This glass-half-full mentality is common among UCI-trained artists.

“We hope, and I really believe this, that our students who work with us here are developing a flexibility and resilience, not just so they can make great art but so they can take care of themselves as artists, as well,” says Phil Thompson, M.F.A. ’89, professor of drama.

Image (left): Cailen Fu ’18, the first Asian American to play the role of Regina George on Broadway in Mean Girls. The show would not return to Broadway after the pandemic subsided.

D’Andre says she cherished spending more time with her new baby and visiting family in California during the shutdown. Dietz, the father of three including a new baby, also appreciated the pandemic’s pause as an opportunity to spend more time with his family. But actors had to get creative during the pandemic, and UCI alumni turned to online teaching, babysitting, voiceover work, and in at least one case, setting up a GoFundMe page to pay rent.

According to Blake Morris, M.F.A. ’16, UCI graduates are prepared to overcome the unexpected. Unable to work his typical day job at a restaurant or airport security in New York, Morris supplemented his income with post-production work. He lent his voice to crowd scenes, a process called looping, which can be done remotely over Zoom.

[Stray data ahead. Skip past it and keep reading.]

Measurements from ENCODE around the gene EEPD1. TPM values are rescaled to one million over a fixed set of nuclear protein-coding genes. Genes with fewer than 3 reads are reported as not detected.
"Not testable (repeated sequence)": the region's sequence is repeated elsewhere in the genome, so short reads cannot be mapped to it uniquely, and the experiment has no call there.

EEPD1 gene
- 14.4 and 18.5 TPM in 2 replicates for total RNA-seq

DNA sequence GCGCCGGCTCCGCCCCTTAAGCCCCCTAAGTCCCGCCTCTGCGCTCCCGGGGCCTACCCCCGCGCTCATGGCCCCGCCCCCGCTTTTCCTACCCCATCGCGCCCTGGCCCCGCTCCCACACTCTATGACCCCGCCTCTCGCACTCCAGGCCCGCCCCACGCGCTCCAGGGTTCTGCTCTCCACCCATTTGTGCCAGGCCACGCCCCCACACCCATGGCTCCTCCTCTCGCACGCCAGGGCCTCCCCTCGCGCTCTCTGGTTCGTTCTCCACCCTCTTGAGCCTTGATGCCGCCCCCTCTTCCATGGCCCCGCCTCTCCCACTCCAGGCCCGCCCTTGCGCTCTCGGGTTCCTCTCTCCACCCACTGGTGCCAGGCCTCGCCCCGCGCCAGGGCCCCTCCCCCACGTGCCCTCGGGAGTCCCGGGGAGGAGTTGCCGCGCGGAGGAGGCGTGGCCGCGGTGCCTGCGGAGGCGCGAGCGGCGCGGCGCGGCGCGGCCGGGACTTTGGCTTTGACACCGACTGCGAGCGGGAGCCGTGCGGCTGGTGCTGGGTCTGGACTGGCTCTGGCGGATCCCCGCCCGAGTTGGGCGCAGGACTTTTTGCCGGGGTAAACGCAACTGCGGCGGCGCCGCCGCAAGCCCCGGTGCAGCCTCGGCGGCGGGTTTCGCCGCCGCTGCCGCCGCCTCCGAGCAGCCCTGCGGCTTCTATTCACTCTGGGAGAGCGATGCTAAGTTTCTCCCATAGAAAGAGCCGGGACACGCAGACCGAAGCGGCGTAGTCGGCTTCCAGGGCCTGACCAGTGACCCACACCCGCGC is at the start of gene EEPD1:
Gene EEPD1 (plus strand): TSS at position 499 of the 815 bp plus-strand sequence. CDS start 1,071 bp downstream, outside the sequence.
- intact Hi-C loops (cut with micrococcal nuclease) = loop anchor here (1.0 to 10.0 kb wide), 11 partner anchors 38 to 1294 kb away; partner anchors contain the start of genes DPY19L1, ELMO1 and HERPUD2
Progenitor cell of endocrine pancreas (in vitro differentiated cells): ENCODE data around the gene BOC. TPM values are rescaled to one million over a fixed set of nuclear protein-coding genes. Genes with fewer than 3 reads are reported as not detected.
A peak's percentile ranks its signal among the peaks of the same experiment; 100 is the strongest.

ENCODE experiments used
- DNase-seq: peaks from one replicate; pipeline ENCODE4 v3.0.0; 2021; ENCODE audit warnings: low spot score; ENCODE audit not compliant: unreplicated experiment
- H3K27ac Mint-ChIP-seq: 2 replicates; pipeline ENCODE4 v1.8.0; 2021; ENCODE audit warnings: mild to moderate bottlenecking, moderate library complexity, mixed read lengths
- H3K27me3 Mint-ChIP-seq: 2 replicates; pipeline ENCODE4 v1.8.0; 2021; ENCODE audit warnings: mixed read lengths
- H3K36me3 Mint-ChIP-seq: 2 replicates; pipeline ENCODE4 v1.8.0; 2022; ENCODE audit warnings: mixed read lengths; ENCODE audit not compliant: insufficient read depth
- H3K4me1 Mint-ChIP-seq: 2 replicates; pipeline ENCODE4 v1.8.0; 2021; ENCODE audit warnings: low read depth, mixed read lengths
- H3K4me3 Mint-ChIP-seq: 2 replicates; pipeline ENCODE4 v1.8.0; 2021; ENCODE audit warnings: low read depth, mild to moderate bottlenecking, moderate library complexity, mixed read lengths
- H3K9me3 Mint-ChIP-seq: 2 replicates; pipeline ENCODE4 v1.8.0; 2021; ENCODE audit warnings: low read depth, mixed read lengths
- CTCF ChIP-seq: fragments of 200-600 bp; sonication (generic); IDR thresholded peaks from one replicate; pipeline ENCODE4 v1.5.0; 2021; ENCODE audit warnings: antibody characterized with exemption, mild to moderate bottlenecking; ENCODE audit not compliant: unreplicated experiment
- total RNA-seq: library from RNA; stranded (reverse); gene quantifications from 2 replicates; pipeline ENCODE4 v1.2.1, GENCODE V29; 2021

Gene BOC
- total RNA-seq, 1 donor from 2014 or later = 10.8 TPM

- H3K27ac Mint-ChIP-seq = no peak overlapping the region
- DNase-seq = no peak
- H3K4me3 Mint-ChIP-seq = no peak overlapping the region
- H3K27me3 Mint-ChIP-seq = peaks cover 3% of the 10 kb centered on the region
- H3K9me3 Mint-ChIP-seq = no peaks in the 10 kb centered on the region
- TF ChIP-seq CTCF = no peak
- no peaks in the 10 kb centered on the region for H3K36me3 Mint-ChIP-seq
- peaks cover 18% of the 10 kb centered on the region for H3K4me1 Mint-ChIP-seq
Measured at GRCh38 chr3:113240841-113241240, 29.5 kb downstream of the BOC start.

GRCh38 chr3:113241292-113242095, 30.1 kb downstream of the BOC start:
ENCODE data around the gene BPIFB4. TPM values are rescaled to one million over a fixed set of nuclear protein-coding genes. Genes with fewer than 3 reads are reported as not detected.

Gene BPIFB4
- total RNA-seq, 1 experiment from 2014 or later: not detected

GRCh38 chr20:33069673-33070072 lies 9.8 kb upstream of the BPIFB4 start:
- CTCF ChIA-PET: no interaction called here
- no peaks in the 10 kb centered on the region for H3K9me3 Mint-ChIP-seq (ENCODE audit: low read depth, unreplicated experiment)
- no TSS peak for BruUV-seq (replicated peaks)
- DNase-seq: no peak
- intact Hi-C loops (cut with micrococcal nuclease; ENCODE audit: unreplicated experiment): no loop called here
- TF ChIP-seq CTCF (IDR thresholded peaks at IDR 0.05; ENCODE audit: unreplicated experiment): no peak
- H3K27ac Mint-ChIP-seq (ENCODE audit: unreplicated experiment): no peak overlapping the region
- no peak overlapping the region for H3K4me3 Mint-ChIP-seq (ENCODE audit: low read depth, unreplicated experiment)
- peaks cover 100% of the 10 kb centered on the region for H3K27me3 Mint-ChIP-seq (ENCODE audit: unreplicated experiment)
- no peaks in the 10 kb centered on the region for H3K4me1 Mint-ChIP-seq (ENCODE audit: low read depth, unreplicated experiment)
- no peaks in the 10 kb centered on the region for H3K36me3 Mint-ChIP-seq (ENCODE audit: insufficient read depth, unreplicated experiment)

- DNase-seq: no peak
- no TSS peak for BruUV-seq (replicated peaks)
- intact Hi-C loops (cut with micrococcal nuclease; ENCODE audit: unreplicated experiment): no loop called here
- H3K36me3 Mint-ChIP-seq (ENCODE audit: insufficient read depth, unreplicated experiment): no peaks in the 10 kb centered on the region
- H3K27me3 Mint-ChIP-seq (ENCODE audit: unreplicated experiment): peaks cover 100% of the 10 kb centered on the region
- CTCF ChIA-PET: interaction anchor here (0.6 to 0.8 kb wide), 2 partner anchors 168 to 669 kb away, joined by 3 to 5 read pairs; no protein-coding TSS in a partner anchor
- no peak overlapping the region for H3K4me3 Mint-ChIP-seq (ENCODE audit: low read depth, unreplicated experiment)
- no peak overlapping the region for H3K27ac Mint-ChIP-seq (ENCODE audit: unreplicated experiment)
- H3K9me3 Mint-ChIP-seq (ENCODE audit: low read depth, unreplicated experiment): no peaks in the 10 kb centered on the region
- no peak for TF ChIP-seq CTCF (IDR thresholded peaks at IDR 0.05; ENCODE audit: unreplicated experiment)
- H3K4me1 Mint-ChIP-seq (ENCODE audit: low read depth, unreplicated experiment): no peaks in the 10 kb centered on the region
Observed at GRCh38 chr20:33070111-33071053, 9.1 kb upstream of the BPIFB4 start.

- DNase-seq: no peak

“Grad school was always handing me challenges, now the pandemic has been handing me challenges,” he says. “UCI prepared me to be able to adjust, and adaptability is what’s keeping me going right now.”
New Era of Auditions

Fortunately for screen actors, filming continued with minimal interruption throughout 2020 and 2021. At the height of the pandemic, Morris appeared on two episodes of NBC’s Law & Order SVU, and a recurring role in season five of Paramount+’s The Good Fight. He had landed his first TV role in 2018 on FX’s Pose and then went on to a multiple-episode arc on NBC’s Chicago Fire. In many ways, his success in 2020 and 2021 had more to do with him continuing to audition with some of the same casting directors over a period of time.

Gone are the days of hundreds of people crammed into a cattle call audition.

For many actors, the shift to recording your own audition and sending it in, is a mixed bag.

“With self-tapes, you get to take all the time you need, you have control, and you don’t have to go to the city,” Morris says. “But you’re also having to be in charge of cinematography, hair, lighting and timing.”